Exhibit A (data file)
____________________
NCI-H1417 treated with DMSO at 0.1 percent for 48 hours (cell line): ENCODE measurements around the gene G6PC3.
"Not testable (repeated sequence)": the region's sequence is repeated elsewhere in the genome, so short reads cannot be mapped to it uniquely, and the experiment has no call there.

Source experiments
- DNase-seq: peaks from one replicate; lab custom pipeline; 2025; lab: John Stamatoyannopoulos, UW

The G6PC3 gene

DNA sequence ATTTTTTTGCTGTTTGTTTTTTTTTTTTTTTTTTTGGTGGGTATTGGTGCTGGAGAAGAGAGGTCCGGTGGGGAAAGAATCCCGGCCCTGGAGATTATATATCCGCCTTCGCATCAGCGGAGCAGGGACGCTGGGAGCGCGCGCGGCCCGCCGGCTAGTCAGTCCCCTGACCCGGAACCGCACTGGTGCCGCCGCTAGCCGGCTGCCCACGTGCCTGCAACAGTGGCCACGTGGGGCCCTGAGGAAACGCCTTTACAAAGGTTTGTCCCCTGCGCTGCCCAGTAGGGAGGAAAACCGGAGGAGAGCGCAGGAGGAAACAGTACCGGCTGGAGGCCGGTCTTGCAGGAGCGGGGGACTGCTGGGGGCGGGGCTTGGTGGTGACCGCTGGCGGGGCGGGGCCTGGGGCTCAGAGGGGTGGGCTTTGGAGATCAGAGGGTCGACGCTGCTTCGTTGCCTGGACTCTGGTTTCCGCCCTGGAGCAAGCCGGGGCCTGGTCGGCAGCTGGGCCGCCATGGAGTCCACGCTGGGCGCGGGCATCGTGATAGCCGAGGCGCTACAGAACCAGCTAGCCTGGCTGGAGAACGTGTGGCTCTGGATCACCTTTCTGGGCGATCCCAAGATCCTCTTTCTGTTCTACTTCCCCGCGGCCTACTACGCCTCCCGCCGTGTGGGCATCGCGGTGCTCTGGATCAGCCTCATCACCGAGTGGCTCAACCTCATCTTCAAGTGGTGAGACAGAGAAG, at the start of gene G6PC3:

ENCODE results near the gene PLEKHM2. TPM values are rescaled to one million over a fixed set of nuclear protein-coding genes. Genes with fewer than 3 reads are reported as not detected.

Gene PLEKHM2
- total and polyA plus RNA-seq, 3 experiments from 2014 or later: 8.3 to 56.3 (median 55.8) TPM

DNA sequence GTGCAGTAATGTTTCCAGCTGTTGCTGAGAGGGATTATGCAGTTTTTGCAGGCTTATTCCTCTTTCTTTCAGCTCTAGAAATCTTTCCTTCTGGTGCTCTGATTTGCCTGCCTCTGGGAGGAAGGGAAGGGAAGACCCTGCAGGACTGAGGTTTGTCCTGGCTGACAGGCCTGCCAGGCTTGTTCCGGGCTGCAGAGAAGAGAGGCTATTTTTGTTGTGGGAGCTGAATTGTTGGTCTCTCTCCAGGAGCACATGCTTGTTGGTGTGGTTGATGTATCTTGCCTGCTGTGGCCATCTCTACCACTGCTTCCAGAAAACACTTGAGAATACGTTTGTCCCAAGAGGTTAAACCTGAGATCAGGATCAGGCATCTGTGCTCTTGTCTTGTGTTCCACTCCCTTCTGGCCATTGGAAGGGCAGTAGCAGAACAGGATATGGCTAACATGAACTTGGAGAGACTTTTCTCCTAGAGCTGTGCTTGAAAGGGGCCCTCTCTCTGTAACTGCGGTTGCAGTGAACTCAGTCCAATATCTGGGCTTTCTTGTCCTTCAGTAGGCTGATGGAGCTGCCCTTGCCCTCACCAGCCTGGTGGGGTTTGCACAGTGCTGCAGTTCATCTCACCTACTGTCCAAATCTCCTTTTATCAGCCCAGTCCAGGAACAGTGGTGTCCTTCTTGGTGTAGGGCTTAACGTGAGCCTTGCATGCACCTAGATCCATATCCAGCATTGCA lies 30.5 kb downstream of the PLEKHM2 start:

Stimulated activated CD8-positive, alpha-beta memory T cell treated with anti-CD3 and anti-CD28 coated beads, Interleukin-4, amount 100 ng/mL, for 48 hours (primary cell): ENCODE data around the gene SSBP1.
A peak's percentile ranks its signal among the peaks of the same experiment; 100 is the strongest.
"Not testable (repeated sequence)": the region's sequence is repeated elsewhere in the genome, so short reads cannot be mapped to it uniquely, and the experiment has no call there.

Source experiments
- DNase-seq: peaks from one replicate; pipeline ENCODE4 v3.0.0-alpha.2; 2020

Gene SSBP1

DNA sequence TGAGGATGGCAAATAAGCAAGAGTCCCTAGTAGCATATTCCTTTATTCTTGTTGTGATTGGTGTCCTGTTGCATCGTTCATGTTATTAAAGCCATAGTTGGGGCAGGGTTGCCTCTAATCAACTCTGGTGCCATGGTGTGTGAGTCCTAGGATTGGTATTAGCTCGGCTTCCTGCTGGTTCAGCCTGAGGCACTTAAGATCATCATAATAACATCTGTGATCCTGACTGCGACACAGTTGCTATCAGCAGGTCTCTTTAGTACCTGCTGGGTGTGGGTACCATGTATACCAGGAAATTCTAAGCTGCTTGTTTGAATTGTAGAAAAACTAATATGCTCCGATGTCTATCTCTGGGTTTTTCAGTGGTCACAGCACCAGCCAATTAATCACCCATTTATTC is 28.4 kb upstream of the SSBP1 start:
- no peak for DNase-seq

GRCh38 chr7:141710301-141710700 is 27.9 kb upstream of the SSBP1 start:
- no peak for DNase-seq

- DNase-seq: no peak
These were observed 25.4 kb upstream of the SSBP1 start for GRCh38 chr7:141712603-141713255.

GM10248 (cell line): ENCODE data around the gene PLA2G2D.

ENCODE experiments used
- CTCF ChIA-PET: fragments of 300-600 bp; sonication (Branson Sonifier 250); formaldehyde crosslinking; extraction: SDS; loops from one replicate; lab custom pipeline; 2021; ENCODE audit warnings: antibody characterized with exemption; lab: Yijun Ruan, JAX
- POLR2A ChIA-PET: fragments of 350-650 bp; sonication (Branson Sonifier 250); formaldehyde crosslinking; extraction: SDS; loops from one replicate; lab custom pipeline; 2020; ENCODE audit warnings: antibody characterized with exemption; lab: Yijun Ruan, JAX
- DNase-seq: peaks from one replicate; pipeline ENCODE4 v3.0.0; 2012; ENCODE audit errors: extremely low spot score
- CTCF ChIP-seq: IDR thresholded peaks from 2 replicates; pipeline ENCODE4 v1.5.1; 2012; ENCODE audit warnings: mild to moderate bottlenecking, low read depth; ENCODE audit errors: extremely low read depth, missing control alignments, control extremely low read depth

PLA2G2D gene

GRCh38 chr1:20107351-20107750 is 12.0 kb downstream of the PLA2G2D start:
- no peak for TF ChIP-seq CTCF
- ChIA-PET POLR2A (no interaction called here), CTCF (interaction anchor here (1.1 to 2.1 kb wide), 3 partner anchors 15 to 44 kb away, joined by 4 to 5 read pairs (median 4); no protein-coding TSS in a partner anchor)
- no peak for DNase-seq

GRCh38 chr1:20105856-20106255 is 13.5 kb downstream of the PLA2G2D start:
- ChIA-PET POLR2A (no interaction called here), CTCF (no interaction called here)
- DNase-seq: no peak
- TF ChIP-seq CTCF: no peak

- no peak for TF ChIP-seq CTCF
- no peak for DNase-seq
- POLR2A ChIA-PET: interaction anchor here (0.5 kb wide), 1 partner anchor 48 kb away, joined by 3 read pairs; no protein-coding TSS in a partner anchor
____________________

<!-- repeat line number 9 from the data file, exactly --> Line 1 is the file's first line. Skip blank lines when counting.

- total and polyA plus RNA-seq, 3 experiments from 2014 or later: 8.3 to 56.3 (median 55.8) TPM